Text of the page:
Require DAAs for chronic meds in aged care: Guild

dementia-friendly communities: older hand held by younger hands

The Guild supports pharmacists in addressing abuse of older Australians, says its executive director

Writing in this week’s edition of Forefront, David Quilty has highlighted the role pharmacists play in caring for the elderly, and welcomed the Royal Commission into residential aged care.

“The Pharmacy Guild condemns any form of elder abuse,” he says.

“Abuse is completely incompatible with compassion and care, which are the core pillars of Australia’s health care system, the obligations of health professionals, and the responsibilities of institutions that look after our elderly.  

“We welcome the findings of the recent Carnell and Paterson Review into these issues, in particular noting the recommendations that call for a greater focus on the quality and safe use of medicines in residential aged care settings.

“The Guild will continue to strongly encourage and support community pharmacies to ensure that they contribute to addressing elder abuse across all aged care settings.”

Australia’s pharmacists have a vital interest in the forthcoming Royal Commission, he writes.

“Medicines play a critical role in the quality of life of people living in residential aged care, and consistent standards in relation to medicines and medication management will help ensure a best practice approach to meeting quality and safety objectives.

“Community pharmacies that work with residential aged care facilities have long adopted an approach of translating best practice from the community sector into aged care settings, including by supplying medicines to aged care residents in individualised dose administration aids.

“This is a vital service in supporting aged care staff to deliver Quality Use of Medicines outcomes for residents.”

Mr Quilty writes that there is a strong argument to support requiring all medicines to treat chronic disease which are regularly dispensed to aged care residents to be supplied in DAAs.

These would attract “appropriate” financial recognition for pharmacies for their safe preparation and checking, as well as the maintenance of accurate medication charts.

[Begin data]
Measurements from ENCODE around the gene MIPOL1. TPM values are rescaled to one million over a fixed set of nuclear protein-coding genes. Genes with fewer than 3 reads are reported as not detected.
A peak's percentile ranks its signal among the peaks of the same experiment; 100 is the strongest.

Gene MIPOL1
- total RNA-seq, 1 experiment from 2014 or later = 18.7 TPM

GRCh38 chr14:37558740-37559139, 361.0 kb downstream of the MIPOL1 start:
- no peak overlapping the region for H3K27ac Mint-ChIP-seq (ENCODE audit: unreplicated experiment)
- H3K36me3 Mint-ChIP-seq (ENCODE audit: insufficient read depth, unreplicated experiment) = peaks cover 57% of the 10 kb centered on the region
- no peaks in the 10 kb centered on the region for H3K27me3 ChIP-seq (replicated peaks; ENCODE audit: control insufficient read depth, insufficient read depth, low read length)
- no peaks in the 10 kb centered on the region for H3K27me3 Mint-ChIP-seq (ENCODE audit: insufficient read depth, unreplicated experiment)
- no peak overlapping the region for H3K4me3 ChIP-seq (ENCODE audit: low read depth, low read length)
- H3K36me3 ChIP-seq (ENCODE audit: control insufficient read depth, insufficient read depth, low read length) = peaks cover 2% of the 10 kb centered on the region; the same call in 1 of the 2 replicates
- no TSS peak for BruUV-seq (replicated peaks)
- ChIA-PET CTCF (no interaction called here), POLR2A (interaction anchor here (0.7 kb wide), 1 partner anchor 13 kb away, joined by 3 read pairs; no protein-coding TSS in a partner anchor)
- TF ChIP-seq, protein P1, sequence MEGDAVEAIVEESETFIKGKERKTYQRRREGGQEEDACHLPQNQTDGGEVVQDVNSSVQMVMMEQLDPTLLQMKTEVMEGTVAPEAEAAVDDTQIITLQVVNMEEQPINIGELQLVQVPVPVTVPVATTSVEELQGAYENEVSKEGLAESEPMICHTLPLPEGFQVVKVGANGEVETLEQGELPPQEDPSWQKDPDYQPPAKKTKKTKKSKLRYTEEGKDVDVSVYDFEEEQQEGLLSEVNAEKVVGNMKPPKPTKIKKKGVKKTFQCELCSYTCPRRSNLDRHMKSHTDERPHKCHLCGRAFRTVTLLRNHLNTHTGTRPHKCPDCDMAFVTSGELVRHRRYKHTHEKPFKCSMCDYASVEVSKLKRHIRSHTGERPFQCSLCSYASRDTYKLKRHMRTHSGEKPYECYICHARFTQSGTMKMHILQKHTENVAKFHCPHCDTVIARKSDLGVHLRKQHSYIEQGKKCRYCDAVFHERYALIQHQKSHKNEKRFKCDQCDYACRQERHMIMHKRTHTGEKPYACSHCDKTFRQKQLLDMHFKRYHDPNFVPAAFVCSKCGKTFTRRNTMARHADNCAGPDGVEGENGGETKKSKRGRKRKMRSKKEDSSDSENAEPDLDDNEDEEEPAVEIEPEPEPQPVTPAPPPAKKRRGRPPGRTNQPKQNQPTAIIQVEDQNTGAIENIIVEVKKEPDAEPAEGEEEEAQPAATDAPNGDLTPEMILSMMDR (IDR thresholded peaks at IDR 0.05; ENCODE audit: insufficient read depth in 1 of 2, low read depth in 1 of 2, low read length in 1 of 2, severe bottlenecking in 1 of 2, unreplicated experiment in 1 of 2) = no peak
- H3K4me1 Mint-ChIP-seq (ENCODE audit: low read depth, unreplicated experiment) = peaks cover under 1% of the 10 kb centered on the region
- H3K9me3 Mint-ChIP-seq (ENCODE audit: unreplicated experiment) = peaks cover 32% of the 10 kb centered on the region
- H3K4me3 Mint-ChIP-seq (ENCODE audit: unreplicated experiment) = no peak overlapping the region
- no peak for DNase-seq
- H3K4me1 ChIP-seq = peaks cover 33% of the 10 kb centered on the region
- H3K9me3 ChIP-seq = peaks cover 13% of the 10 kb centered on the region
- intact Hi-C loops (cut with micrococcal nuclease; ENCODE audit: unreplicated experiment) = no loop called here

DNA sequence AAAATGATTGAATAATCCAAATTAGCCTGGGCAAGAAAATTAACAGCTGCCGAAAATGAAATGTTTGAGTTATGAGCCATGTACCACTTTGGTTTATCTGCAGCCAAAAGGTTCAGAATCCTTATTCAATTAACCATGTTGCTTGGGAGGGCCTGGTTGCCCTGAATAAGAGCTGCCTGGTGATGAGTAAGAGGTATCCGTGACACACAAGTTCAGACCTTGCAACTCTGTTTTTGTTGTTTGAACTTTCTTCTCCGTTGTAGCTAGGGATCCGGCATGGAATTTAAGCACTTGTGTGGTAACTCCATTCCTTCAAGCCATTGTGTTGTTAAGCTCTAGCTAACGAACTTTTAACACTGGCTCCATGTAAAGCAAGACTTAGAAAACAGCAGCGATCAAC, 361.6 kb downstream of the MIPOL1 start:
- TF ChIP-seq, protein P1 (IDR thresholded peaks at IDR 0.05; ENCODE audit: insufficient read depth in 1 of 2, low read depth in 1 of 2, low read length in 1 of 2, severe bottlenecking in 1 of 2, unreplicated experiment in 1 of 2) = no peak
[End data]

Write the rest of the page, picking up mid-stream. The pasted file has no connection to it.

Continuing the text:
Mr Quilty also highlighted the role of Residential Medication Management Reviews undertaken by pharmacists.

“There is a real risk if these services are delivered remotely from the patient.

“Wherever possible, the delivery of these services should be directly connected to medicines supply and focus on known medication-related issues in residential aged care, including overprescribing, the overuse of medication for behavioural issues in patients with dementia, medicine misadventure and errors during transitional care and support for palliative care patients.”

He pointed out that pharmacists also help support ageing Australians in their own homes for longer, through the provision of medicine-related services.

“There is a wealth of evidence from around the world that medicine misadventure and medicines non-adherence are a key cause of unnecessary hospital admissions and readmissions and premature entry into residential aged care.”

However he adds, “currently there is scant recognition in the various assessment tools and approved services menus for home care packages of the importance of medication management in enabling ageing Australians to continue living independently in the community”.

“Our view is that the consumer directed model of community aged care support should fully recognise medication management and support as a core service to enable ageing Australians to live independently in the community,” Mr Quilty writes.

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